The Touryst Review: The great escape

Shin'en Multimedia
Shin'en Multimedia /

The Touryst overcomes its considerable flaws thanks to its vibrant personality and resplendent environments.

Title: The Touryst
Developer: Shin’en Multimedia
Publisher: Shin’en Multimedia
Platforms: Nintendo Switch
Release date: November 21, 2019

As a young lad, one of my favorite activities was perusing through the vast catalog of my local Blockbuster. Being young, ignorant, and not sentient enough as a lifeform to comprehend the idea of the internet, Blockbuster was my go-to place for discovering new fragments of pop culture. It sounds crazy today, but this is where I would often discover some under-the-radar, random video games and, by the good graces of my mother, rent quite a few of them. Through this practice, I discovered one game in particular that, for some odd reason, remains in my head all these years. That game was Haven: Call of the King.

You probably haven’t heard of it, which is fine. It wasn’t necessarily the best game ever made — far from it, in fact — but it did have tons of ambitious ideas and varying gameplay mechanics. It was building an entirely new world ripe with variety in tasks to complete that I never knew what came next. While not nearly the same kind of game or ambitious ideas, The Touryst, for better and for worse, reminds me of that same multi-faceted energy due to the sheer number of activities and mini-games you’ll complete on your journey.

Developed by Shin’en, The Touryst is a puzzle-adventure game where you play as a, well, tourist! The game tasks you with exploring multiple islands and areas in search of various items and currency to help you on your quest to discover the secrets that the world has to offer. There isn’t much of a cinematic story, per se, but the game instead shines with its aesthetical prowess.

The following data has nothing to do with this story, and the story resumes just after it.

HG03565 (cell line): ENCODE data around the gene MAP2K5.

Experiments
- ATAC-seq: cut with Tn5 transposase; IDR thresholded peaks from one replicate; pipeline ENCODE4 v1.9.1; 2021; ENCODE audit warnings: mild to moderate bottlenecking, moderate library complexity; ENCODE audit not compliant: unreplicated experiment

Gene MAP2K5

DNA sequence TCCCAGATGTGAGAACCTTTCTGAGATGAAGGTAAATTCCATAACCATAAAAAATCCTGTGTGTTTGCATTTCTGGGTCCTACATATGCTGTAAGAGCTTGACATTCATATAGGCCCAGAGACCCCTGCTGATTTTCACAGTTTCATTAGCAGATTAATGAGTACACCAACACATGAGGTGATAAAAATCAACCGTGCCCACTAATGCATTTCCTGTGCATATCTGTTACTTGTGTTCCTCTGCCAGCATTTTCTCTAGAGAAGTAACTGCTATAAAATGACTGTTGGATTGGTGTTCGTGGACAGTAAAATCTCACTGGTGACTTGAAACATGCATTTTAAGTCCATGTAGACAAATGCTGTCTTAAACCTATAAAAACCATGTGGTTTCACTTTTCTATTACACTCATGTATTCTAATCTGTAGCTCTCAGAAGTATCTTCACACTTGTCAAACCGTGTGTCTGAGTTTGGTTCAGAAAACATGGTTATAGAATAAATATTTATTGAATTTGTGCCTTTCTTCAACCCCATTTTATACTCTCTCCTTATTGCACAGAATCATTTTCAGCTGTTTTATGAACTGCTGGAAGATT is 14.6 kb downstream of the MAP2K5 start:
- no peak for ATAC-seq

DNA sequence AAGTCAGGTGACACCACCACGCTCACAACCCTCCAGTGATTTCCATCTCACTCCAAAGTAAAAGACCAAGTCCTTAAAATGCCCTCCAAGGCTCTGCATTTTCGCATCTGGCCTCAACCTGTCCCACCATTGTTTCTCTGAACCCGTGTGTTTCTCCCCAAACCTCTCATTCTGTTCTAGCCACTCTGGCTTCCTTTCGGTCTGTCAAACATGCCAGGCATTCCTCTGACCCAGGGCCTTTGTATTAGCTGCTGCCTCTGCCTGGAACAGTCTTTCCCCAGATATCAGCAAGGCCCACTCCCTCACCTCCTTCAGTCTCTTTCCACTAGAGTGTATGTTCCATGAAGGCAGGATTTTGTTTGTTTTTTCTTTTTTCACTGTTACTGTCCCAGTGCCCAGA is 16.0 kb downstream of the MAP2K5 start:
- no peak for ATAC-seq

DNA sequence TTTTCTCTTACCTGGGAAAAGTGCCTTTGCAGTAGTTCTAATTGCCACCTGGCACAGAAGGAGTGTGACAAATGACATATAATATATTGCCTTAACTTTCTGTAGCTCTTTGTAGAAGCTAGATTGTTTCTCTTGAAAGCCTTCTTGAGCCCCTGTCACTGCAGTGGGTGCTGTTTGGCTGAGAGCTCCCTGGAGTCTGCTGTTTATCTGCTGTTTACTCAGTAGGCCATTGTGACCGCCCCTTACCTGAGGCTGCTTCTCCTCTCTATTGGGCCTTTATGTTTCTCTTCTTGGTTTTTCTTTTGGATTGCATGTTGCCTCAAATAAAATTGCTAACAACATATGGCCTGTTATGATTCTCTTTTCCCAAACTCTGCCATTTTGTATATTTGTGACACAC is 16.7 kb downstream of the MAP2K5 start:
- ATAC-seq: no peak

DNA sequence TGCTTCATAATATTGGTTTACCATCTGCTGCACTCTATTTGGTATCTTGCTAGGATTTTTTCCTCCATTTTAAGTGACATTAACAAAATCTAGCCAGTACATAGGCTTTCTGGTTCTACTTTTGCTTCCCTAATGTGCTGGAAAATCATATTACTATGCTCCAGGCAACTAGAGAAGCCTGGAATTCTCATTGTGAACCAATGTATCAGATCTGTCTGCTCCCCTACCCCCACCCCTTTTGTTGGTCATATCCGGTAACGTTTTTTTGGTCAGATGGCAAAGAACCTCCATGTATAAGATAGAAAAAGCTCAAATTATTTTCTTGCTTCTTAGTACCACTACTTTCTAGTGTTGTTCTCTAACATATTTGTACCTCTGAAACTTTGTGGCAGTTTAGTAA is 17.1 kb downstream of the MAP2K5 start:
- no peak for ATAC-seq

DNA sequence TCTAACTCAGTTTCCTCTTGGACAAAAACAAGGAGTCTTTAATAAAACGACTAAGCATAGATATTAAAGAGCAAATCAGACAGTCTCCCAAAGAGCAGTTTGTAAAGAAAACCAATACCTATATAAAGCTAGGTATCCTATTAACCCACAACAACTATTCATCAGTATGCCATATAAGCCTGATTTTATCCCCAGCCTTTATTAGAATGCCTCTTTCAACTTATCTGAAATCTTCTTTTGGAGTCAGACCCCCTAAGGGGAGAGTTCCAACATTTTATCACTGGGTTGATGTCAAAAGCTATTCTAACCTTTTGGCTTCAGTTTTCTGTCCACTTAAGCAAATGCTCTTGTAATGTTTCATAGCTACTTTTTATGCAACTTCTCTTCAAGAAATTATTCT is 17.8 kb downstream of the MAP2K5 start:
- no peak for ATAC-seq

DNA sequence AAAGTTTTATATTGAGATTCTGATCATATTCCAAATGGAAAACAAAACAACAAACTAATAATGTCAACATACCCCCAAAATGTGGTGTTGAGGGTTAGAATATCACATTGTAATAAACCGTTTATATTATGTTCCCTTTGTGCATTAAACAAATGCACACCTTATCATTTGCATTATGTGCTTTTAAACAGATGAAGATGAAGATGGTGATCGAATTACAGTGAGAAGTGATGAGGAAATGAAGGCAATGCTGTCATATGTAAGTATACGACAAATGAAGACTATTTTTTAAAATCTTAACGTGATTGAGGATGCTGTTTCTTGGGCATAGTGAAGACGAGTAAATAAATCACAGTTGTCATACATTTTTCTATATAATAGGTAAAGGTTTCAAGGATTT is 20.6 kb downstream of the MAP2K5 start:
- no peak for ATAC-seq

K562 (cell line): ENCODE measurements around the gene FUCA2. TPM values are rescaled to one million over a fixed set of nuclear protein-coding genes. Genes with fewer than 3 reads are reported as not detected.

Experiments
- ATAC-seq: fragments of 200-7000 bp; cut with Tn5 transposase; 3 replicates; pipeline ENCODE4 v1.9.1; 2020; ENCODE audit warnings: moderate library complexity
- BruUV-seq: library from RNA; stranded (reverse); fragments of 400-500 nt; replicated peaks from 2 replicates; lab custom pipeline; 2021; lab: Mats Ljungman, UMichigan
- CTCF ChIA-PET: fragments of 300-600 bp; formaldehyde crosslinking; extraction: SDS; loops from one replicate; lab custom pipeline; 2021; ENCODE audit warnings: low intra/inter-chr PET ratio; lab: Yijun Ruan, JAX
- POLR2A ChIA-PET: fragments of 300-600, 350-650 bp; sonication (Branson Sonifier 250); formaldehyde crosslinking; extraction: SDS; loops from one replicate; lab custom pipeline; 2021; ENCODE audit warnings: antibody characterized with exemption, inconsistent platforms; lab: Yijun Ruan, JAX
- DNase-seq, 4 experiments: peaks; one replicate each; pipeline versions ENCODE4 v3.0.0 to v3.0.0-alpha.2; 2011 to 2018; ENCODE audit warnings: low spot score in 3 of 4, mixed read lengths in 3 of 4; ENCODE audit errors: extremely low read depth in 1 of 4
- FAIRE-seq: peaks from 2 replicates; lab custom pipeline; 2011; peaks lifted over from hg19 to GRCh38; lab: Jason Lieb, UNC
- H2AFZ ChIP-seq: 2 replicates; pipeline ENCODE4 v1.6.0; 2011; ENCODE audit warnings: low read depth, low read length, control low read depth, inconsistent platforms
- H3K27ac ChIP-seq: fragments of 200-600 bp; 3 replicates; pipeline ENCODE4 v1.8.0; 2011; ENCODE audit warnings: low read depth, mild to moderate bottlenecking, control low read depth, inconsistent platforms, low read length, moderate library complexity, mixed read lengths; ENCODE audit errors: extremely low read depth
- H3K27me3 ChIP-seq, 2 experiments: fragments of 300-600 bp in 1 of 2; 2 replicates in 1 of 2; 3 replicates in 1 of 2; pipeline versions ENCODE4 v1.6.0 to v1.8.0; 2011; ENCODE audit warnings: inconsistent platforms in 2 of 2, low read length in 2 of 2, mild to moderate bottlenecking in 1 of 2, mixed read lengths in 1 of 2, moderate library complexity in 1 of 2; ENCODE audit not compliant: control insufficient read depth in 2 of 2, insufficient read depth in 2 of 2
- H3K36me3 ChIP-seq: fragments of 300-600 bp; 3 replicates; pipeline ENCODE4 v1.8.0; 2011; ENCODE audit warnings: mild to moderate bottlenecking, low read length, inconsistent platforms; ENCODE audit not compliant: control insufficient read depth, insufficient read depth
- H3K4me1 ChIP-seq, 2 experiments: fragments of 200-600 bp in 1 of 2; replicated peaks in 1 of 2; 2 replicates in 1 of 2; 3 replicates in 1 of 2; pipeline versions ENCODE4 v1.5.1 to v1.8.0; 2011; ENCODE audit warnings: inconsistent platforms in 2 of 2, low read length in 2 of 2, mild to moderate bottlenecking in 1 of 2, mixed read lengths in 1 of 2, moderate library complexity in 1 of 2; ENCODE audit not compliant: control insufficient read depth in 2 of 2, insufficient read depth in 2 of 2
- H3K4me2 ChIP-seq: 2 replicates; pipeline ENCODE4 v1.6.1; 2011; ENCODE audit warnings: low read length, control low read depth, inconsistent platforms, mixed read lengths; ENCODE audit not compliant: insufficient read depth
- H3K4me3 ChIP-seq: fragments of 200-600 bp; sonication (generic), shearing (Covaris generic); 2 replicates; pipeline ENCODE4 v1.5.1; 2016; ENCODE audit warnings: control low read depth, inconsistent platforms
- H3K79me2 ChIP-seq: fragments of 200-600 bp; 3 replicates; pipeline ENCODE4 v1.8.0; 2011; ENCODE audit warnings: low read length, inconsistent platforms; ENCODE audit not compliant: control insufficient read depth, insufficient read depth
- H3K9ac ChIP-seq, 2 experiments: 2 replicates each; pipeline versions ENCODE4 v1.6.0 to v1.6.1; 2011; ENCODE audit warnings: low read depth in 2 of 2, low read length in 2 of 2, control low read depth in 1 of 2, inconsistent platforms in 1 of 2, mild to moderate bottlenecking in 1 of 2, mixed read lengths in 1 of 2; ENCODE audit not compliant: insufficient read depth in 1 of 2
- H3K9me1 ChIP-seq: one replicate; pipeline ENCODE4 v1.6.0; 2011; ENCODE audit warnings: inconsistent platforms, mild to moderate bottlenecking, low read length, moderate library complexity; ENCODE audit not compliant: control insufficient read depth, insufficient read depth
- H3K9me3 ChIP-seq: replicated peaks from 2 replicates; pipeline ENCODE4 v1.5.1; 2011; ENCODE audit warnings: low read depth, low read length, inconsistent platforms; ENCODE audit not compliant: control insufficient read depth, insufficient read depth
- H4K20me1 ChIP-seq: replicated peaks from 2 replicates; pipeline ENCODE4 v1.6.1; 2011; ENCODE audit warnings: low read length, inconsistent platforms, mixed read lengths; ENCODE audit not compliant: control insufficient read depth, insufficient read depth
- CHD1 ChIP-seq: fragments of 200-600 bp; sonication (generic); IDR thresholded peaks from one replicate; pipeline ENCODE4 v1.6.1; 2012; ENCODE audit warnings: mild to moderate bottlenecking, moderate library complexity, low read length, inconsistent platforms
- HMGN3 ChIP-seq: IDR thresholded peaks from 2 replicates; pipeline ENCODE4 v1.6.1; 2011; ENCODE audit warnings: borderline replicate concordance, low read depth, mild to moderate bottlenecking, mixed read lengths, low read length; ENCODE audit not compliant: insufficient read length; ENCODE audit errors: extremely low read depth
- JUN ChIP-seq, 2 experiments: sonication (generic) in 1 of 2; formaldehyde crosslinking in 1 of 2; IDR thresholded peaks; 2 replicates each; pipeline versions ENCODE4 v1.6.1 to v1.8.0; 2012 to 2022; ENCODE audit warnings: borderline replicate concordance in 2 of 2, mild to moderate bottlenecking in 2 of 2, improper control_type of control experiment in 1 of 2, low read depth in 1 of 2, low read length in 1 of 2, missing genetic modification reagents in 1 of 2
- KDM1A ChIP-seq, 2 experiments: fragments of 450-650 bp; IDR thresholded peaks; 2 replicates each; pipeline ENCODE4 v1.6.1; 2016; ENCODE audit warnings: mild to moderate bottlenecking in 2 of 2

It’s like a mishmash between Minecraft, Minigore (but without the violence! weird reference, I know), and Crossy Road. It’s genuinely pleasant to look at, and the islands you’ll visit have a different enough look to them — from sunset beaches to rainy mountains — to keep things fresh.

the touryst
Shin’en Multimedia /

The game hardly has anything like an original and soundtrack, or anything that feels very video game-y, but the sound design — from the cascading waves to your footsteps gliding across the grass — made for a much more relaxed, therapeutic sort of experience.

You’ll even gain access early on to a camera that allows you to take pictures of all these delightful sites you’ll come across. In fact, the game feels like its begging you to take pictures of it, with both the in-game and Switch camera functionality, to really capture the luscious vibe of everything you’re experiencing — just like a real tourist would.

Throughout your time exploring these island environments, you’ll come across a myriad of tasks and mini-games to complete in order to progress further. At its heart, The Touryst is a puzzle game, but not in the sort of traditional way that may first come to mind. Sure, there are special dungeon-like areas with puzzles and tricky platforming to cross that are the center-piece of each level, but there’s also so much more. Almost like the title would suggest, the game takes an approach that lets you partake in a litany of side excursions and missions. One second you’ll be exploring a cave for valuable diamonds, and the next you’ll be dancing at a beach party.